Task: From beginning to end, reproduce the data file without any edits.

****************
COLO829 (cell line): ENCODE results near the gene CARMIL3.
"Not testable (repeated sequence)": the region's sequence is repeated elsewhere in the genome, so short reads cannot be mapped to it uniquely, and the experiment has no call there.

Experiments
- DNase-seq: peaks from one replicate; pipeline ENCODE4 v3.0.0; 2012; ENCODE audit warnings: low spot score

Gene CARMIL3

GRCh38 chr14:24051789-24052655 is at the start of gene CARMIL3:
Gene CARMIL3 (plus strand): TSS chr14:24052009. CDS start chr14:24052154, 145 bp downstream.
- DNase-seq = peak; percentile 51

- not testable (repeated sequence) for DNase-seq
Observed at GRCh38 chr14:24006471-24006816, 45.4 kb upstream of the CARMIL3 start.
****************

COLO829 (cell line): ENCODE results near the gene CARMIL3.
"Not testable (repeated sequence)": the region's sequence is repeated elsewhere in the genome, so short reads cannot be mapped to it uniquely, and the experiment has no call there.

Experiments
- DNase-seq: peaks from one replicate; pipeline ENCODE4 v3.0.0; 2012; ENCODE audit warnings: low spot score

Gene CARMIL3

GRCh38 chr14:24051789-24052655 is at the start of gene CARMIL3:
Gene CARMIL3 (plus strand): TSS chr14:24052009. CDS start chr14:24052154, 145 bp downstream.
- DNase-seq = peak; percentile 51

- not testable (repeated sequence) for DNase-seq
Observed at GRCh38 chr14:24006471-24006816, 45.4 kb upstream of the CARMIL3 start.